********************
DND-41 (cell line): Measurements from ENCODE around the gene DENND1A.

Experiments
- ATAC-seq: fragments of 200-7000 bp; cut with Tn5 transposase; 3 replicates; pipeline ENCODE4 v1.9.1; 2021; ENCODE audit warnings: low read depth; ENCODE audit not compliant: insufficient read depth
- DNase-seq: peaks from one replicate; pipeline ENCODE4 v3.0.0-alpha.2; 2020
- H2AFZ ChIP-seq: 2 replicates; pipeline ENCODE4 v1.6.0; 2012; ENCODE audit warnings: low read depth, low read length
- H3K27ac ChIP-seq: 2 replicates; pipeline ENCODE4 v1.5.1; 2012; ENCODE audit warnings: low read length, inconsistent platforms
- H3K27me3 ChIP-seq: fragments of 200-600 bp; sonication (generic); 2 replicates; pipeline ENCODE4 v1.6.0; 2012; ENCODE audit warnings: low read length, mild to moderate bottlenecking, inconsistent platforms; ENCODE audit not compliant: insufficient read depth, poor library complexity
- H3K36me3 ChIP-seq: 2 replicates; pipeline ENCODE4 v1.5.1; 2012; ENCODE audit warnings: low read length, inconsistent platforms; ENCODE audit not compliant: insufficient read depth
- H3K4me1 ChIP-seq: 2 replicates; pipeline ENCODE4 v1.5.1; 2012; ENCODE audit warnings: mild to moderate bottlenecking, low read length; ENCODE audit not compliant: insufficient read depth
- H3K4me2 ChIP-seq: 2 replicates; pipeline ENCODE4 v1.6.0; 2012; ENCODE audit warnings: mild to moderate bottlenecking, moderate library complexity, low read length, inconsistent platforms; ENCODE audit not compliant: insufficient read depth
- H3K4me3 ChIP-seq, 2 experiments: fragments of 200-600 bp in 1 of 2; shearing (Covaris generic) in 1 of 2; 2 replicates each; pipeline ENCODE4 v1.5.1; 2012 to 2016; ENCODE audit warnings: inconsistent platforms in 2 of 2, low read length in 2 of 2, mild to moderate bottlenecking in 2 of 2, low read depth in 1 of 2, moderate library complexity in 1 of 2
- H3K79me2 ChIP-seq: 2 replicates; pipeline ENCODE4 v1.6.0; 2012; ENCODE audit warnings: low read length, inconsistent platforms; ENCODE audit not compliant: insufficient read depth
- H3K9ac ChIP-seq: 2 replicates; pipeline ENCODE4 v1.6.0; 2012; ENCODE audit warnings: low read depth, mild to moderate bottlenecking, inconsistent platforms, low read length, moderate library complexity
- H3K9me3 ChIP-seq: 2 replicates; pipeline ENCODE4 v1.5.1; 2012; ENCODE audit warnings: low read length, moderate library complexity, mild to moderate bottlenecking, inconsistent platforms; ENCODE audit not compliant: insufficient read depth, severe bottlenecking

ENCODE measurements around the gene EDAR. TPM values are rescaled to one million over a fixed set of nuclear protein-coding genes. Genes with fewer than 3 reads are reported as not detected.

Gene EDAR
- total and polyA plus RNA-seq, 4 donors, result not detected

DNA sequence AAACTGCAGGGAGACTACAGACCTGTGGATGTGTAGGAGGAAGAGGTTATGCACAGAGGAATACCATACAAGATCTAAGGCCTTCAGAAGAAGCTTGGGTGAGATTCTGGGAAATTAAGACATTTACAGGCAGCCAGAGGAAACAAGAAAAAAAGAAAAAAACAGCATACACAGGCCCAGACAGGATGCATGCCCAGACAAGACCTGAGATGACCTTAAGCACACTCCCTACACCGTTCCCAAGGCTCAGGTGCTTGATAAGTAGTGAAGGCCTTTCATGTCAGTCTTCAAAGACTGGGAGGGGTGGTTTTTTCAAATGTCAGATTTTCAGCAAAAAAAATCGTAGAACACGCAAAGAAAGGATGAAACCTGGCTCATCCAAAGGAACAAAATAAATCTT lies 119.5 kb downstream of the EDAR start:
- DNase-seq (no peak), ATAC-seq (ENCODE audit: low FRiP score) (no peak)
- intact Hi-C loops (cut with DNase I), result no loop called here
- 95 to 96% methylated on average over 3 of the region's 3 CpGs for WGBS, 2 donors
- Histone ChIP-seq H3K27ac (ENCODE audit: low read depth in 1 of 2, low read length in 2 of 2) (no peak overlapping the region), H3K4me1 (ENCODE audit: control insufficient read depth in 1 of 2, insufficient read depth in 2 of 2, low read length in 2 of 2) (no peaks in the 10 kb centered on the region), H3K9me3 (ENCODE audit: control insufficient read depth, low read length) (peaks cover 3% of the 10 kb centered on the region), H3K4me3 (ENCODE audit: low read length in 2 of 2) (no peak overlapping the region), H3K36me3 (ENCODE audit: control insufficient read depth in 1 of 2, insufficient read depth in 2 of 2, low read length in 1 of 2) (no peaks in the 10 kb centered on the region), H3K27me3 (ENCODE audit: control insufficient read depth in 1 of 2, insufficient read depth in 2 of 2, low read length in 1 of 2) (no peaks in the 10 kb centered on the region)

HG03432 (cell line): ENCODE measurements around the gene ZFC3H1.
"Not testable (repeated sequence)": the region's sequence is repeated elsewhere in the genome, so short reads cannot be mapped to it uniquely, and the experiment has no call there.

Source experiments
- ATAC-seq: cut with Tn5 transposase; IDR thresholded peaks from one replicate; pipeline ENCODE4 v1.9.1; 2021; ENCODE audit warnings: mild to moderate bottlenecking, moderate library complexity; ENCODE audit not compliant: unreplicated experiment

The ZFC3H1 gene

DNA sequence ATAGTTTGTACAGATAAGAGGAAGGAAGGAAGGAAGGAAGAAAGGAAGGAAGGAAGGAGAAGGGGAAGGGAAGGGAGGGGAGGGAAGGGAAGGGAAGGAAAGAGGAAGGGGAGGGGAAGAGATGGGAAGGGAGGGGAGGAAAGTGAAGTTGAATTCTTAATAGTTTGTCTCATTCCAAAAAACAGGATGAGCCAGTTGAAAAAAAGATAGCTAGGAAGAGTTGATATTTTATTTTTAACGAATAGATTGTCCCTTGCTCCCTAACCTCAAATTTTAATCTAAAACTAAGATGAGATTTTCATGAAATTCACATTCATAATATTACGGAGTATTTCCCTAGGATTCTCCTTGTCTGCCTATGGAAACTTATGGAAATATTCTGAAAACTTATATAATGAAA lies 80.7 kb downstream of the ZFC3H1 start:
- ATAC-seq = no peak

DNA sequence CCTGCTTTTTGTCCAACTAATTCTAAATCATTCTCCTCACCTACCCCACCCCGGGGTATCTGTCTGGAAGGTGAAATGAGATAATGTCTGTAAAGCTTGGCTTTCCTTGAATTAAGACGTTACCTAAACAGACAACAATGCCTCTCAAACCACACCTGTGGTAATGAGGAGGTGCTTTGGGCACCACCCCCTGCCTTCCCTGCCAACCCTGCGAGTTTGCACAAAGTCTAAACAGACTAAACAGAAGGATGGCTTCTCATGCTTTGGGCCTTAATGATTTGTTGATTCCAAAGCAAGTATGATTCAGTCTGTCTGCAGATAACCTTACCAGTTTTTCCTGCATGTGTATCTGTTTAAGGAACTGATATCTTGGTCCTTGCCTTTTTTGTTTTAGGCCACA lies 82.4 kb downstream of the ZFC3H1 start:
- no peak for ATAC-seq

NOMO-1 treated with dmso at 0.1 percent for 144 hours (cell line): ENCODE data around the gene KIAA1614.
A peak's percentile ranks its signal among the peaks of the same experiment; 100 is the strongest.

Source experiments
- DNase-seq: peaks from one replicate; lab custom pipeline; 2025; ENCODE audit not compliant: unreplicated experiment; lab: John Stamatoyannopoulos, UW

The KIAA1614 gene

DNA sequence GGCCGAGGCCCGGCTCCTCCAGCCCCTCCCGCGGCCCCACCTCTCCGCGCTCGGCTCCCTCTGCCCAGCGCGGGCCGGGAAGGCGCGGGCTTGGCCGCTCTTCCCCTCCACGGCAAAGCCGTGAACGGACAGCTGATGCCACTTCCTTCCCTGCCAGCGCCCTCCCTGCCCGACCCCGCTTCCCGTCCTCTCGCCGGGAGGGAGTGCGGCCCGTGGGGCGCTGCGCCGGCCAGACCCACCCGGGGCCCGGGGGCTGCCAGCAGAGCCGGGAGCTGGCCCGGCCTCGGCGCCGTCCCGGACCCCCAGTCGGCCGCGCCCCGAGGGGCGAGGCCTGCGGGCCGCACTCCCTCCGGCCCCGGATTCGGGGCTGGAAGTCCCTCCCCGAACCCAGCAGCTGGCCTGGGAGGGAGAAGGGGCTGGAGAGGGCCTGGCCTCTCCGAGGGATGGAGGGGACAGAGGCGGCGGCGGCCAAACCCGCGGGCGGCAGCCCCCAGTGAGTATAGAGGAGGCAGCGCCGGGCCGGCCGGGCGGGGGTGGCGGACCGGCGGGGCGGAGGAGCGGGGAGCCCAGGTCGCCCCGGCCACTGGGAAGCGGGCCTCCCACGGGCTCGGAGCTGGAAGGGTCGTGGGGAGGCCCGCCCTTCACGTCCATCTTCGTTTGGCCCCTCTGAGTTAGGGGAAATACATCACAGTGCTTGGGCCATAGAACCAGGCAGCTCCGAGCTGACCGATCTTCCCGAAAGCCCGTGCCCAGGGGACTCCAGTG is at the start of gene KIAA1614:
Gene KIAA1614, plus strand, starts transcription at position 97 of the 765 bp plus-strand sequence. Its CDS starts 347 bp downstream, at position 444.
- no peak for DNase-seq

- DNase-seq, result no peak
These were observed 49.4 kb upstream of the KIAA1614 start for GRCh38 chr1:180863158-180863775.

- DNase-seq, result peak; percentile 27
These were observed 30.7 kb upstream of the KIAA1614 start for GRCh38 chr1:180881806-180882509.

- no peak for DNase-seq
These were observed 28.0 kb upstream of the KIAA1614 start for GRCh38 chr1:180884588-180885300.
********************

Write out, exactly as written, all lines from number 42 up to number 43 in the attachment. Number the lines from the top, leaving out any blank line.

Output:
- DNase-seq, result peak; percentile 27
These were observed 30.7 kb upstream of the KIAA1614 start for GRCh38 chr1:180881806-180882509.